You have been thinking of buying my first book of fiction, Who painted my money white? But you have been putting it off because:
- You are lazy. Nothing wrong with that. I too am – sometimes… but this is a book you want to buy and read. Here is the first chapter to hook you into this fast-paced thriller.
- You do not have Kindle hence you can’t buy. Well, Amazon gives you free Kindle reader apps for all Smartphones and Tablets. Click here to download your app and you are set.
- You are waiting for the paperback and like to read books that way. Here is a suggestion – try reading one e-Book and I guarantee you, you will never read a paperback again. Why? It is the convenience of carrying a 1000 books, in one small electronic device.
Ready? Here you go! Don’t take my word for it – read the reviews on Amazon. The first chapter follows the bitmaps below…
It looked like any other office building, except that this one was right in the midst of the Amazon jungle. The rainforest cover was thick enough to make it difficult to predict the time of the day. Deepak Masani swatted away a mosquito that looked substantially bigger than the ones he tennis-batted around in India. He wondered, not for the first time, why he was here. The Finance Minister’s orders had been specific. Mailapore Damodaran had asked him to fly out to Rio De Janeiro, and from there connect up with a private aircraft company that would take him deep into the Amazon. The business was to purchase used Large Examining Printing Equipment (LEPE) machines that could print 32 currency notes per sheet at the rate of 9,000 sheets per hour.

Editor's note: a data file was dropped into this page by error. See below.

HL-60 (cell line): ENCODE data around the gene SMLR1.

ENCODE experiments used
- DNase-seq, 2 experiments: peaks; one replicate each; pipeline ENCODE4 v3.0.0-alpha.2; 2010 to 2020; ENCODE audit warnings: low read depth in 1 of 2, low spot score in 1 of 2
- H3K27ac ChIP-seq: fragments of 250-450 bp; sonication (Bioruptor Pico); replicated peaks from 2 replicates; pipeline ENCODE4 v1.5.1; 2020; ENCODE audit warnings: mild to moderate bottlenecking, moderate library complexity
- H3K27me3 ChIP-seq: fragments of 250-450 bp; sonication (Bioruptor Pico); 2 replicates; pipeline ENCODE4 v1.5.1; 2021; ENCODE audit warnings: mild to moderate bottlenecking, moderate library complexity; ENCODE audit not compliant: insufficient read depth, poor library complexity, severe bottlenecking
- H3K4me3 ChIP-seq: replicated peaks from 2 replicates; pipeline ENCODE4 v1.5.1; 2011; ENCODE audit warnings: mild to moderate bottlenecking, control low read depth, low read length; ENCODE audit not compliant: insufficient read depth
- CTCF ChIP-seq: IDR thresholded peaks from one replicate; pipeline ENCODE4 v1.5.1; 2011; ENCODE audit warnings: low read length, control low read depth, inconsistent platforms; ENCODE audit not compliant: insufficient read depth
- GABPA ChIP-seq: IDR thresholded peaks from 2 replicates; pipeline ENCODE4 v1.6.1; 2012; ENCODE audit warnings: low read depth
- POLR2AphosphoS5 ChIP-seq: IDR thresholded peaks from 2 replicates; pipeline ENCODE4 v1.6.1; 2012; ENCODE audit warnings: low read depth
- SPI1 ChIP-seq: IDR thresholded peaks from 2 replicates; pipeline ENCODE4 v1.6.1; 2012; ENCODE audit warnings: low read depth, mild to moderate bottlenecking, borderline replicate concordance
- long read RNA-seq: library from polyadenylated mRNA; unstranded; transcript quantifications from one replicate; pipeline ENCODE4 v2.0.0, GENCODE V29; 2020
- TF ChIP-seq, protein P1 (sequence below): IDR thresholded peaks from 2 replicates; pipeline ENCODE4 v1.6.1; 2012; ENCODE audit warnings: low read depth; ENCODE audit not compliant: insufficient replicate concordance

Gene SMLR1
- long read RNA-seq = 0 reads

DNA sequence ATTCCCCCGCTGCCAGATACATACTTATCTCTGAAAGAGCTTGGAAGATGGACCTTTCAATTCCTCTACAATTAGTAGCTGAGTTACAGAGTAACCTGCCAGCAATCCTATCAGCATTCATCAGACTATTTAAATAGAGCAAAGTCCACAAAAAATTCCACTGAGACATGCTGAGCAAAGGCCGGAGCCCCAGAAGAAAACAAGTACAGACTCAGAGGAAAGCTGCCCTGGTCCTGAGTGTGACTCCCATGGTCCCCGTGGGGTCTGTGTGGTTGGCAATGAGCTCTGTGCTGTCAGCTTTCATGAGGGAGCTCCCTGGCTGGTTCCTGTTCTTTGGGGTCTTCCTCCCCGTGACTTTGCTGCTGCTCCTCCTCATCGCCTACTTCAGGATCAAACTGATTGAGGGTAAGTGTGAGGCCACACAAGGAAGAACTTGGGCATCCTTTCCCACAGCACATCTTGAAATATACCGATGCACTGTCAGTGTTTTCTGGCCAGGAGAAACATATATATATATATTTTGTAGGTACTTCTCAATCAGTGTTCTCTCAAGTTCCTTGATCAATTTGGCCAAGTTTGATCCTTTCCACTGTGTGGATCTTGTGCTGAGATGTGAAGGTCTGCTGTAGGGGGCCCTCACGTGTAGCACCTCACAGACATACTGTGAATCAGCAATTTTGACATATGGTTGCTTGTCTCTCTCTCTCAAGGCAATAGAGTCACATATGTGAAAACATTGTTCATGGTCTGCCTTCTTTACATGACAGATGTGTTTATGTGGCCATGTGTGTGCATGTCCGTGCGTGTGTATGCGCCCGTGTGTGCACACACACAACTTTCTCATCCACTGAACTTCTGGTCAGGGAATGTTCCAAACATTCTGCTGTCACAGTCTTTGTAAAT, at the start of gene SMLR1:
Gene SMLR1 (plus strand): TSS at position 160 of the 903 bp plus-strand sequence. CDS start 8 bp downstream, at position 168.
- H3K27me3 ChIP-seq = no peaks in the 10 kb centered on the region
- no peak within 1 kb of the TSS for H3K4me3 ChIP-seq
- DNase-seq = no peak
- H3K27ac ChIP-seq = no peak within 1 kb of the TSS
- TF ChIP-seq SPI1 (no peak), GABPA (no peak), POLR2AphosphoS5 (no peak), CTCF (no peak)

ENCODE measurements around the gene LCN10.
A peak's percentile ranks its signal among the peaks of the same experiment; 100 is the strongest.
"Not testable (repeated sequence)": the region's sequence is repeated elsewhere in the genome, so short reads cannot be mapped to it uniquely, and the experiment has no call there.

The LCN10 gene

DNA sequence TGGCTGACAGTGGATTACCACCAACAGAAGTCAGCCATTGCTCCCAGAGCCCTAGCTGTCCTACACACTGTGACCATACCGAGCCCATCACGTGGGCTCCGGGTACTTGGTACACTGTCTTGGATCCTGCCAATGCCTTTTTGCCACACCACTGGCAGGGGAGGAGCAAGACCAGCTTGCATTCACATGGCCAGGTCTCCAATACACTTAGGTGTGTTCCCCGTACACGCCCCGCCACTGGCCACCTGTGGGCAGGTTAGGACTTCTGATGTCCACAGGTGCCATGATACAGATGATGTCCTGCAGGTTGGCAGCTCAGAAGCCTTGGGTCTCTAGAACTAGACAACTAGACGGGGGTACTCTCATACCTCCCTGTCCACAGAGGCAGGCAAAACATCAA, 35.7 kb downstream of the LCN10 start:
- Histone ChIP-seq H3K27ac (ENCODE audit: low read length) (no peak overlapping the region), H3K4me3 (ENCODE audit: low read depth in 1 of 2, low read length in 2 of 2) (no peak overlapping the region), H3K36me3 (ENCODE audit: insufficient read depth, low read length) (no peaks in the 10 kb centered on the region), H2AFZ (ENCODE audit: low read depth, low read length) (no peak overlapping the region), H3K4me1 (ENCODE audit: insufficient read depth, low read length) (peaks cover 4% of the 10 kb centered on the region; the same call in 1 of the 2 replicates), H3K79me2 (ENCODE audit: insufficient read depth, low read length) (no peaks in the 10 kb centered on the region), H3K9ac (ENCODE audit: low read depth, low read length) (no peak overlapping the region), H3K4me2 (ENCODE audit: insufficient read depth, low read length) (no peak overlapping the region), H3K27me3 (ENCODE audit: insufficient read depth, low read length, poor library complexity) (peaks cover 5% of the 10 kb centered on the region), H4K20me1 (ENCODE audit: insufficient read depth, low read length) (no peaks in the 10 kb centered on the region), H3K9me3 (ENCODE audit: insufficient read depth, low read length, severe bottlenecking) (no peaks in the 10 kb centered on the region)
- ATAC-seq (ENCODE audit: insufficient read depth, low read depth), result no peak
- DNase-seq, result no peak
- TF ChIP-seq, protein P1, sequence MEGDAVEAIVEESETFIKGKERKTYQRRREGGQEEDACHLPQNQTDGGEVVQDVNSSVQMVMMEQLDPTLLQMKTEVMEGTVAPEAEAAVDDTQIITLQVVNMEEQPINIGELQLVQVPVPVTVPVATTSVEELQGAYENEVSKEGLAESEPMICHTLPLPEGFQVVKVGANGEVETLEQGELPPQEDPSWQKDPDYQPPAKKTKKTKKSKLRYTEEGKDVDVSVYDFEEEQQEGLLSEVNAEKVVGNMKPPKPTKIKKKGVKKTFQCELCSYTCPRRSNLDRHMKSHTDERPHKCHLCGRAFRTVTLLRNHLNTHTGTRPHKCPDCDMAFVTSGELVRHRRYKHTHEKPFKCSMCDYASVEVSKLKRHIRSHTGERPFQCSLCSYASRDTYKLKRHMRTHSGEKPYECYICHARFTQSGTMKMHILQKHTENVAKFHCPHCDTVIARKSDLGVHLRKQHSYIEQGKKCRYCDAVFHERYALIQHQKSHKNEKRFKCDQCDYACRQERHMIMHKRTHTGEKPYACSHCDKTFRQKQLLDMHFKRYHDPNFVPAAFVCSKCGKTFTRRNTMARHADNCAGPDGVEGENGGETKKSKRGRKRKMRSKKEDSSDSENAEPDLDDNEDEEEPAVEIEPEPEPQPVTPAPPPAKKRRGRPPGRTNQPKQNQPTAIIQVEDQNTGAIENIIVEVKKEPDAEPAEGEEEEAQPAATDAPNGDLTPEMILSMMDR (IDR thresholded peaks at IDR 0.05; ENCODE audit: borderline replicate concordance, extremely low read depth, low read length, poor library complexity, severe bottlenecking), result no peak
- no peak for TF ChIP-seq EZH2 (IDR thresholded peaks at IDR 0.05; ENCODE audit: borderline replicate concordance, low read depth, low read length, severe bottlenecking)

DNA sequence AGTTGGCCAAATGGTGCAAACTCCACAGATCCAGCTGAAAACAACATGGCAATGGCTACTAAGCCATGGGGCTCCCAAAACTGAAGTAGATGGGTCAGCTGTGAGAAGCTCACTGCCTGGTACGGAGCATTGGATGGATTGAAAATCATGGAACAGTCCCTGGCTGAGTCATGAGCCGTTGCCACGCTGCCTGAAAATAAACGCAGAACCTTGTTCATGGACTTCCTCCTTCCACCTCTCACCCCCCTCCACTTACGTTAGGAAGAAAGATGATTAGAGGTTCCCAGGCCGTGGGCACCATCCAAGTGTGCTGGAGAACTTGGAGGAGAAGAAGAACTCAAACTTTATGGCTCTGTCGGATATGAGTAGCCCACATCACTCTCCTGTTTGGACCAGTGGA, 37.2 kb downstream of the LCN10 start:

Used and discarded by the United States’ Bureau of Engraving and Printing (BEP), these machines were 144 feet (48 yards) long and could perform the whole process – full sheet examination, letterpress printing functions, insertion of the security thread(s), product verification, and even cutting and packaging of the currency. A marvel of technology. A bloody currency giant.
A total of 15 cameras were installed throughout the machine for taking pictures, verifying watermarks under laser lights and flagging flawed notes. A new machine would cost several millions of dollars; this used one could be bought for a fraction of that price. With creative invoicing and routing it through shell companies, the used equipment would become ‘new’ – both in looks and cost – when it arrived at the shores of India. The balance in the price would be distributed according to a long-held template – 52% to politicians, 23% to the bureaucrats and 25% to the political party in power. The party president, of course, double-dipped – once from the share that went to the politicians and a second time when the money was sent to the party. But what party, really? The president was the party and all funds were controlled by her and her family.